The Greek community has been an integral part of the UNCW culture for over 50 years. With their combined membership, fraternities and sororities constitute one of the largest student groups on campus.
UNCW Greek Community News
Kappa Delta sorority successfully established a new chapter at UNCW last year as sororities have seen tremendous growth in recent years. KD is the first new sorority at UNCW since Alpha Chi Omega started in the Fall of 2012. Delta Gamma is expecting to start in the Spring semester of 2018.
Alpha Sigma Phi fraternity began as a colony last Spring semester when they inducted 49 members. They become the second new fraternity to get established at UNCW in the last three years.
Chi Phi fraternity returned to campus two years ago and is the process of regaining their charter. They were were active from 1977 to 2005.
Sigma Alpha Epsilon fraternity at UNCW gained national accolades for successfully having a new law written that restored due process protections for students. Following the improper suspension of SAE by the UNCW administration in 2012, the North Carolina Legislature passed a bill in 2013 to allow fraternities and sororities the right to have a lawyer represent them when interacting with campus administrators. Other states have since followed and it is being considered in many more. The new law is named the "Student and Administration Equality Act" but referred to as "The SAE Act". The Foundation for Individual Rights in Education took up the UNCW SAE cause to push for the legislation which has since been adopted in several other states. The chapter's charter was restored and the members were all reactivated. Click here to learn more details.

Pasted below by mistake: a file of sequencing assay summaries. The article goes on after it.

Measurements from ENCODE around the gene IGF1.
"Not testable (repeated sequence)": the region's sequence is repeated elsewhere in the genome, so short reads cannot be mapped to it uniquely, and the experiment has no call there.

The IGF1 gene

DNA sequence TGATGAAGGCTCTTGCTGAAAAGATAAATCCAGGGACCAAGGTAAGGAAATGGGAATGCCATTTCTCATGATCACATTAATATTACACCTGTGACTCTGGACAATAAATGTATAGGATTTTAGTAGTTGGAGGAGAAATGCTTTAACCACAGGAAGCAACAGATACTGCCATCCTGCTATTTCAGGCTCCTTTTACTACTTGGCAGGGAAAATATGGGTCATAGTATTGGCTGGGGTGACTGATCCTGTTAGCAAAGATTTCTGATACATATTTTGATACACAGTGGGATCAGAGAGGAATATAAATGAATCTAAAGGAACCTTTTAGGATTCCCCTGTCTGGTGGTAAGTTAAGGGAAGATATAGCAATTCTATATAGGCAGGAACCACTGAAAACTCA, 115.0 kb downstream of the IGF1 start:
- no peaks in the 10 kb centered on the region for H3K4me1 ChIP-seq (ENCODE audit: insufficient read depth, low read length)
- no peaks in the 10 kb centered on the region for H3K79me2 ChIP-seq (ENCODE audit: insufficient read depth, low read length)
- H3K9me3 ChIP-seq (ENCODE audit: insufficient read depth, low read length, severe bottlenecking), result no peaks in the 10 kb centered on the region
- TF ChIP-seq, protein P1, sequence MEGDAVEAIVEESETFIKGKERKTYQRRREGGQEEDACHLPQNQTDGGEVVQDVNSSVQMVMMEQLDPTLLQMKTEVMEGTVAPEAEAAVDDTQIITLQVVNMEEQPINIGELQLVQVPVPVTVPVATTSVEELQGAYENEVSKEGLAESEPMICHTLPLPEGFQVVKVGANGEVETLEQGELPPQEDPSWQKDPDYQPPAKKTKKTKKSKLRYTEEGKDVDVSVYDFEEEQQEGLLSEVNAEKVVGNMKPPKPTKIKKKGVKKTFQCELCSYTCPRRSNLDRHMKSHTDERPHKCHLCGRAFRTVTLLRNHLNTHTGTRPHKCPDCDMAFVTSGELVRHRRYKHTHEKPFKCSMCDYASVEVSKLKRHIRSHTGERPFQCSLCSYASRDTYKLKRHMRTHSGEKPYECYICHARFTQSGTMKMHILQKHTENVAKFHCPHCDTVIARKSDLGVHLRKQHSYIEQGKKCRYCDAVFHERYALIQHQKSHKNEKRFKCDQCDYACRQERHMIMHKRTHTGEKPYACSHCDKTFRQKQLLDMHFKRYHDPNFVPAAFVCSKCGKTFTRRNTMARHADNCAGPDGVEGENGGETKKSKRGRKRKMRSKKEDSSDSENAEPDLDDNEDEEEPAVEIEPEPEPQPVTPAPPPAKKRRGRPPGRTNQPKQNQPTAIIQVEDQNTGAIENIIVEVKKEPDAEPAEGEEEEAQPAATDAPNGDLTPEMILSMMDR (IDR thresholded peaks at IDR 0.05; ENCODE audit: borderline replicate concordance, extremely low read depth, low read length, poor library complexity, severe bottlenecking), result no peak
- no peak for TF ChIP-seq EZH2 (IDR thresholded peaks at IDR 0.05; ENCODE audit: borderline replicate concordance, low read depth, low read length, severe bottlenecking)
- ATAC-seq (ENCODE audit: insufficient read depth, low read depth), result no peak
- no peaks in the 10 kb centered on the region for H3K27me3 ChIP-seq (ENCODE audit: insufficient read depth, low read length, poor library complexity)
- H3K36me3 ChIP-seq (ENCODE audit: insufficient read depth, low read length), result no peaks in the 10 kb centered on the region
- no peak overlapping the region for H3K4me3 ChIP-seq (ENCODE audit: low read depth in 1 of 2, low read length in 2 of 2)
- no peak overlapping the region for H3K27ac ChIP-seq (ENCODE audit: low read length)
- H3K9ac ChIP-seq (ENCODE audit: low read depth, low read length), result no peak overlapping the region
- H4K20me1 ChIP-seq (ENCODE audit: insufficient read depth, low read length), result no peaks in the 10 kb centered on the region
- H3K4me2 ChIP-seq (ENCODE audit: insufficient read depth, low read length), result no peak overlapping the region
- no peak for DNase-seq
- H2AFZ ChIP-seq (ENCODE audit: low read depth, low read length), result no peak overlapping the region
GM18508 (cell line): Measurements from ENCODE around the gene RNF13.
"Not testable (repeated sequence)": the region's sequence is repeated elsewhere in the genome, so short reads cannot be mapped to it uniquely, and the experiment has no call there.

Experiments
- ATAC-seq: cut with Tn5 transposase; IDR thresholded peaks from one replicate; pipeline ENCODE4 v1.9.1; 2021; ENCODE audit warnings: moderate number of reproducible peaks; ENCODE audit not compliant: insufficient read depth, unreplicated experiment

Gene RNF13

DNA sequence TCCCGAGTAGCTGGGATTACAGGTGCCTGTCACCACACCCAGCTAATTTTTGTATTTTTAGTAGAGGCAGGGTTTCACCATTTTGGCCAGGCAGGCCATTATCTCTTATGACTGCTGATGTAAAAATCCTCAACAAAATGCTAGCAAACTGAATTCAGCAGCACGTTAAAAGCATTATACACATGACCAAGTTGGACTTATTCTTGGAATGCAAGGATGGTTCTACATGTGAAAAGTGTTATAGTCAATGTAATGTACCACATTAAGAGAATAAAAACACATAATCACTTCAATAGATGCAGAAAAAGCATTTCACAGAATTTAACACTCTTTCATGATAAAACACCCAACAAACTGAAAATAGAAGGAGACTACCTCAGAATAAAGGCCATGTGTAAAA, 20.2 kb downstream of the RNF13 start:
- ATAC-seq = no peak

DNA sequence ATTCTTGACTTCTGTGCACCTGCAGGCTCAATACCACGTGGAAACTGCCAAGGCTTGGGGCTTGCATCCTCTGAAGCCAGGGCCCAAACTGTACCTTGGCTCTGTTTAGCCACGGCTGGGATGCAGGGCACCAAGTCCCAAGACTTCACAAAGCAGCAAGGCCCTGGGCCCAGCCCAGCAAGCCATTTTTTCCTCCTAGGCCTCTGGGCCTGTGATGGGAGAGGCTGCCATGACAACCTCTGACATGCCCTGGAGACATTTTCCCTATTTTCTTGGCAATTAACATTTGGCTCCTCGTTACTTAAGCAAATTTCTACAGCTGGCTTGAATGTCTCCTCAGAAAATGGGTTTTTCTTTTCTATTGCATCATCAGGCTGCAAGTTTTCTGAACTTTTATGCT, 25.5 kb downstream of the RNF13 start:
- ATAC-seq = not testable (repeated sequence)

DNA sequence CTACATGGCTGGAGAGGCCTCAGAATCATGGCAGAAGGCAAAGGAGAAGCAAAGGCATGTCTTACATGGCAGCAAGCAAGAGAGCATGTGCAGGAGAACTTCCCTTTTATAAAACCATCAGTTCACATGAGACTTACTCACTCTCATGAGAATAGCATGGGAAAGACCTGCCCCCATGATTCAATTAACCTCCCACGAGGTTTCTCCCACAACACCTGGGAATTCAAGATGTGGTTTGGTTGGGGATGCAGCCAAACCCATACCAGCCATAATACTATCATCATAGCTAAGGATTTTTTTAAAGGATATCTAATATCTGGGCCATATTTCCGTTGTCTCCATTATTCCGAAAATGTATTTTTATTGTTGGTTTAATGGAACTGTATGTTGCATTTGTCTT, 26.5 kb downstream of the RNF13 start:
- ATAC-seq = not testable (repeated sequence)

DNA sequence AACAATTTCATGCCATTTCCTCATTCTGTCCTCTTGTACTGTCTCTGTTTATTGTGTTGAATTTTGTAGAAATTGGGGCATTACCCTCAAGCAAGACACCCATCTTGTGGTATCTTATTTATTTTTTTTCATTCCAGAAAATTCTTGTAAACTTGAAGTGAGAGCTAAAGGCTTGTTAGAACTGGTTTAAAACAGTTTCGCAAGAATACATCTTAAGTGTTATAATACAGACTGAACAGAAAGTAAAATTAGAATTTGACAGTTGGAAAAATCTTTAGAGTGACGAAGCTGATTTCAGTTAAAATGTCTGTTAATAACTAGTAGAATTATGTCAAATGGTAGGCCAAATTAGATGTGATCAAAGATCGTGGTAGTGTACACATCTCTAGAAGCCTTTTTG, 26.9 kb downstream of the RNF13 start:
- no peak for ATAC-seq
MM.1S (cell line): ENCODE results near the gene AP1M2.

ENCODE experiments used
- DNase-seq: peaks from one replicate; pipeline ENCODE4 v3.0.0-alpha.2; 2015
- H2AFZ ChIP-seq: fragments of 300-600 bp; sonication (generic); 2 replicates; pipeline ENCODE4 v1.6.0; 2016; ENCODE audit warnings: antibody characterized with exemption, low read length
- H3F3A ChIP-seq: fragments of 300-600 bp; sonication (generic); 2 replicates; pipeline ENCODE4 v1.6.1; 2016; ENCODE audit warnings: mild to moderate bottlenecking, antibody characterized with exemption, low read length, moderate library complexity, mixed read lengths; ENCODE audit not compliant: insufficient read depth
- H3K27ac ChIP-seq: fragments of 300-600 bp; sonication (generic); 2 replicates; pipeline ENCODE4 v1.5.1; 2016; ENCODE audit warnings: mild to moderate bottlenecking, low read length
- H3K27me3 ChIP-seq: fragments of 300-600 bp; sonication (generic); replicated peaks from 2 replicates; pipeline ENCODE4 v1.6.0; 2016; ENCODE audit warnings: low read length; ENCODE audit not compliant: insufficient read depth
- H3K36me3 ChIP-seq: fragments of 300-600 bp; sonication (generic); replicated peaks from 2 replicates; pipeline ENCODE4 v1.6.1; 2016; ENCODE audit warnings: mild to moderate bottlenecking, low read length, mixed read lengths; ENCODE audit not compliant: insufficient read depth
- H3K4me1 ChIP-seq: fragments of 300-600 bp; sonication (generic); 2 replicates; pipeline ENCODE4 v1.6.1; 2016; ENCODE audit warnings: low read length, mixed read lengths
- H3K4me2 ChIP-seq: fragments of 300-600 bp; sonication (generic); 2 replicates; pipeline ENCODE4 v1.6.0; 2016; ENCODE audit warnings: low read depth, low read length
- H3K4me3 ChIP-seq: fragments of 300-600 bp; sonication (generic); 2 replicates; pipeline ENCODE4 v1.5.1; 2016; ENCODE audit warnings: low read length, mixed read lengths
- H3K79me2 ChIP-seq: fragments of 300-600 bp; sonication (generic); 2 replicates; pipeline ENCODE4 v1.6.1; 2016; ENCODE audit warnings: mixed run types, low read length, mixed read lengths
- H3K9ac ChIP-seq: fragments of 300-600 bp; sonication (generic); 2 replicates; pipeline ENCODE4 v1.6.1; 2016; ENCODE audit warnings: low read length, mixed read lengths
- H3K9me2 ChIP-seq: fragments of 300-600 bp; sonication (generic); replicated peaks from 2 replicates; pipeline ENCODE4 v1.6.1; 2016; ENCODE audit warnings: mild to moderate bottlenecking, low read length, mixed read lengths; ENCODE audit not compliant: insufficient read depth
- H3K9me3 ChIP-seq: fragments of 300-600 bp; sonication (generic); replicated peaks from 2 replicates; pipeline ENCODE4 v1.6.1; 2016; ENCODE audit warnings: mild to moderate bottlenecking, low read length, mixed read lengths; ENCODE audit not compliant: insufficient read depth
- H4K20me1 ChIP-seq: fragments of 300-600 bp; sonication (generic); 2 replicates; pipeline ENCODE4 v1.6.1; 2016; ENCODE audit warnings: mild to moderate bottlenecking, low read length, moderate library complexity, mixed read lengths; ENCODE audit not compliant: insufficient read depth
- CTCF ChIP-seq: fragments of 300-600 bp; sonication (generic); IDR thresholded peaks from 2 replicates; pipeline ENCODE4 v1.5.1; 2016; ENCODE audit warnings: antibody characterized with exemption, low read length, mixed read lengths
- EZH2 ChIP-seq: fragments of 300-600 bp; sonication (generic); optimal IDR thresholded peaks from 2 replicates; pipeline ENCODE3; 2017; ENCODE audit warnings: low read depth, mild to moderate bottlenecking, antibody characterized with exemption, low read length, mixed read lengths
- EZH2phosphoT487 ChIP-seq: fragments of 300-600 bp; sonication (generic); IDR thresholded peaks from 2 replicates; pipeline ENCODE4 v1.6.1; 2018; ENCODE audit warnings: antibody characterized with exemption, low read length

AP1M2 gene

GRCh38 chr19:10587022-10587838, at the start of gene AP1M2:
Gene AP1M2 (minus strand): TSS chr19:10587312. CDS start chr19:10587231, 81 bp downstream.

Pi Kappa Phi will be celebrating it's founding on campus as a local fraternity in 1964. They were the first fraternity chartered by a national organization.
Local Fraternities such as Sigma Gamma Mu have been common in the past at UNCW. Many of the UNCW fraternities started as a "local" fraternity before joining a national organization.
Seahawk Pride was shown again this past season when the student section for the games at Trask was filled with many Greeks. UNCW had a record of 25-8 in 2015-16 season and won the CAA championship. They defeated the College of Charleston to again win the title in 2016-17. Fraternities and sororities are always have a large number of members attend UNCW athletic events.
Recruitment practices vary for each Fraternity and Sorority. The most effective way to determine what each group offers is to contact an individual from one of the respective groups and inquire about their process for joining. Some require you register online while others do not.
The Benefit of Going Greek
The Greek experience creates strong relationships that go beyond ordinary friendships. The UNCW Greek community is extremely proud of its past history and equally excited about a growing future at one of the most popular universities in the nation.